Charlotte-area home prices increased 4.2 percent in February compared with a year earlier, according to data released Tuesday by the Standard & Poor’s Dow Jones Indices.
Between January and February, the non-seasonally adjusted prices rose 0.4 percent.
The Charlotte index, which measures prices compared with those in January 2000 and creates a three-month moving average, is now at 135.77. Charlotte’s index peaked at 135.88 in August 2007. After that high during the housing bubble, the local index sank to a low of 108.39 in January 2012.
In the 20 large cities tracked by the S&P/Case-Shiller 20-City Composite Home Price Index, prices increased 5.4 percent year over year. Nationally, they increased 5.3 percent.
The western part of the country saw the largest gains. Prices appreciated the most in Portland, Oregon, with the cost of buying a house up 11.9 percent in February from a year earlier, and in Seattle, where prices grew 11 percent. Denver saw the next-largest increase, with prices rising 9.7 percent from a year ago.
The smallest annual growth was in Washington, D.C., which saw a 1.4 percent increase in home prices.
“Home prices continue to rise twice as fast as inflation, but the pace is easing off in the most recent numbers,” said David Blitzer, managing director at S&P Dow Jones Indices. Six cities experienced smaller monthly gains in February than in January.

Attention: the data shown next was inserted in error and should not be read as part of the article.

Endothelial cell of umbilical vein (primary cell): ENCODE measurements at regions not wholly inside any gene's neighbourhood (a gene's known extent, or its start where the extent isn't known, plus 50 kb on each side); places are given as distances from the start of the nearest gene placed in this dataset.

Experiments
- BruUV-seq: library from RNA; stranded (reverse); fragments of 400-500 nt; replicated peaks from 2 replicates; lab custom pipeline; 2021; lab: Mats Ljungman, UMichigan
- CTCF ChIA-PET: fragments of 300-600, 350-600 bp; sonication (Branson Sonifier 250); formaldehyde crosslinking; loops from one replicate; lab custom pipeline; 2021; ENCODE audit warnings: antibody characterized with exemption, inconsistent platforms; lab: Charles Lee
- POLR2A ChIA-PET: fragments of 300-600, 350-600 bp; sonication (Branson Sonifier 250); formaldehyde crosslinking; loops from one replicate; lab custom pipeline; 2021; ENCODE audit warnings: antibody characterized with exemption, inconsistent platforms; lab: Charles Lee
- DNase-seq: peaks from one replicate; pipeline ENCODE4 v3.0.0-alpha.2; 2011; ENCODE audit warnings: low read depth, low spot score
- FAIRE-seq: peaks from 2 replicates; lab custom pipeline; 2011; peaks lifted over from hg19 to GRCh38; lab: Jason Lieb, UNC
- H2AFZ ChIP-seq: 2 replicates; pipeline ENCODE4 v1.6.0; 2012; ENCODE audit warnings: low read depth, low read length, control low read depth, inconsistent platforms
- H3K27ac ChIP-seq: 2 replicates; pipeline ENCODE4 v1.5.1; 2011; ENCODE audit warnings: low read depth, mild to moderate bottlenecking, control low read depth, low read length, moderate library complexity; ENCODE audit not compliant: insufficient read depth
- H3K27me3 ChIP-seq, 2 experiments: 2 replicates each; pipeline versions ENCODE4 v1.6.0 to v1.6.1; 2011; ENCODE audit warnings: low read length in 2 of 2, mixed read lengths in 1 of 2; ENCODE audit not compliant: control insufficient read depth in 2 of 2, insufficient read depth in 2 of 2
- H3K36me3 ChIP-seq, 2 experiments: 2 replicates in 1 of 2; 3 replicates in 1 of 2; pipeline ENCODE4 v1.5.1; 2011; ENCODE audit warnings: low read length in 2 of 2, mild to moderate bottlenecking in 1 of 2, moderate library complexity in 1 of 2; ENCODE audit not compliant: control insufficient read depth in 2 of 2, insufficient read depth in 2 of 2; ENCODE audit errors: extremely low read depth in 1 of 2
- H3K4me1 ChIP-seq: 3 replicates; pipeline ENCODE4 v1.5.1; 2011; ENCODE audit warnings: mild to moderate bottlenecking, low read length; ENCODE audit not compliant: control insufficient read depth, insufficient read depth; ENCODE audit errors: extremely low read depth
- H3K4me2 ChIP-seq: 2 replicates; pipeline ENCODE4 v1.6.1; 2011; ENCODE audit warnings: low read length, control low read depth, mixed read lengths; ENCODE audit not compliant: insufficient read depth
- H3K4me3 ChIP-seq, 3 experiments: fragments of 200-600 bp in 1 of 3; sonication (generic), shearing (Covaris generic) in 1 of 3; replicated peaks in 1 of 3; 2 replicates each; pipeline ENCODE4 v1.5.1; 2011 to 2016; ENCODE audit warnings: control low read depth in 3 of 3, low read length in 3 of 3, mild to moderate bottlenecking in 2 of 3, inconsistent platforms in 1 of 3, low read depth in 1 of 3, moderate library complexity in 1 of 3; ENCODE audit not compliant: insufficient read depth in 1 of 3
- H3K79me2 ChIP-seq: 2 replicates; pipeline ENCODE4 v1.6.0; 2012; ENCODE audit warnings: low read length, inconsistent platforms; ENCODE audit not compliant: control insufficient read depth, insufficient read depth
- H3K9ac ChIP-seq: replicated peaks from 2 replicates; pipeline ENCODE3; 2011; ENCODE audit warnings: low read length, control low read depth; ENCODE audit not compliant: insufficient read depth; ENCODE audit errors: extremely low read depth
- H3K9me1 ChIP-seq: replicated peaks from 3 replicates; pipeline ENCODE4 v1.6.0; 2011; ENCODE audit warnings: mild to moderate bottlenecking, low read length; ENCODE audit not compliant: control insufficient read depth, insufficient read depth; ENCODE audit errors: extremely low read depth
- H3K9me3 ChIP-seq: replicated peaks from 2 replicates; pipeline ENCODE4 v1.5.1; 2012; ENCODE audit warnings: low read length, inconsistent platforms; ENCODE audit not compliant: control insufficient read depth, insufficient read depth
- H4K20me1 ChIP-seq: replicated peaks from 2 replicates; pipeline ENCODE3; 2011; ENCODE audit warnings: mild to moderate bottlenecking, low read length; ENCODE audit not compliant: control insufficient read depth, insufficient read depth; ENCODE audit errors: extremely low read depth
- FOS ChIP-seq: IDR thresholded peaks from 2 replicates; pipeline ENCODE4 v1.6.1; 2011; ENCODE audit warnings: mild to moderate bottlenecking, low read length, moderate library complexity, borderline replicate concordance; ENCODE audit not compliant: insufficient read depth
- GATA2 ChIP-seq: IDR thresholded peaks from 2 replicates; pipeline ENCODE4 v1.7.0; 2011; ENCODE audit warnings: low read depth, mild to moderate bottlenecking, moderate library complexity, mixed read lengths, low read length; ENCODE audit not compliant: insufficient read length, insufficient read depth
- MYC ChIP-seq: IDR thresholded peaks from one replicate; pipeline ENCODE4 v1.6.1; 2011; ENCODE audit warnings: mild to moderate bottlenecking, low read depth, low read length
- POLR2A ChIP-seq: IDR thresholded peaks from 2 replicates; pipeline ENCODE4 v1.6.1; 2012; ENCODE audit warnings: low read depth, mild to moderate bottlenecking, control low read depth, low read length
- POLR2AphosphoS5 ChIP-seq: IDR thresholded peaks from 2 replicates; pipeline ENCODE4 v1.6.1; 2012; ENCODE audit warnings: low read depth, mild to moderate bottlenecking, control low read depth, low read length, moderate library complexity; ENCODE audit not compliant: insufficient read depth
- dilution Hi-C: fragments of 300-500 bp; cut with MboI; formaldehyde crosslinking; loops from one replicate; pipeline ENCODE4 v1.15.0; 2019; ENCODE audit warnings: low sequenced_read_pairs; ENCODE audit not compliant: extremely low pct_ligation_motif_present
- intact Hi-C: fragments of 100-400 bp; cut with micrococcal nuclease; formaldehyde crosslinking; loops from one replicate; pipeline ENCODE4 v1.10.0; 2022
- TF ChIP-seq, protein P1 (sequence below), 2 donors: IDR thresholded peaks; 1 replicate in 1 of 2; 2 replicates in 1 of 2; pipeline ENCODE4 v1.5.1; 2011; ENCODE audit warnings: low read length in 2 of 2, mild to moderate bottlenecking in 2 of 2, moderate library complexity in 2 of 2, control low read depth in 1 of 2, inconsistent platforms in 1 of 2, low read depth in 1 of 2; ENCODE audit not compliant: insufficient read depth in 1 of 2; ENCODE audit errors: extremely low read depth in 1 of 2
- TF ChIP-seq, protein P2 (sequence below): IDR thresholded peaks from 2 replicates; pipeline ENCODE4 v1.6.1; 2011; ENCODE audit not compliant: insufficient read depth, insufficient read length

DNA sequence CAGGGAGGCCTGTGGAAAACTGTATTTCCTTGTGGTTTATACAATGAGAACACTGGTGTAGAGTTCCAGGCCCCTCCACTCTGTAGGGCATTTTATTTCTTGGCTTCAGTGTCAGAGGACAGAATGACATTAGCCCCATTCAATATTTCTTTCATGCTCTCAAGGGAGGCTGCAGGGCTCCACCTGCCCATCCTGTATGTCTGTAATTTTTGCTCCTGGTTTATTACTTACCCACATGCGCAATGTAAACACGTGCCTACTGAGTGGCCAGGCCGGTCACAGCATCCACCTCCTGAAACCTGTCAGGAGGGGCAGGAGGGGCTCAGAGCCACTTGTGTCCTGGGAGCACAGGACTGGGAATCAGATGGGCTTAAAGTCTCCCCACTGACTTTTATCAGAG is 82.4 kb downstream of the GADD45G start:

The U.S. median existing-home sales price in March was $222,700, up 5.7 percent from March 2015. Inventory was at a 4.5-month supply, down from a 4.6-month supply a year earlier.
Prices grew at a slower pace in the Charlotte area, with the Charlotte Regional Realtor Association reporting that the median sales price grew 3.7 percent in the same period to $198,000.
Inventory, meanwhile, declined nearly 28 percent from a year ago, leaving the area with a 2.8-month supply of 10,145 homes for sale. A year ago, there were 14,046 homes on the market, which amounted to a 4.4-month supply.
The National Association of Realtors reported that home sales in March were up, boosted by large gains in the Northeast and Midwest.
The organization said sales jumped 5.1 percent to a seasonally adjusted annual rate of 5.33 million in March from a downwardly revised 5.07 million in February. Sales rose in all four major regions last month and were up 1.5 percent from March 2015.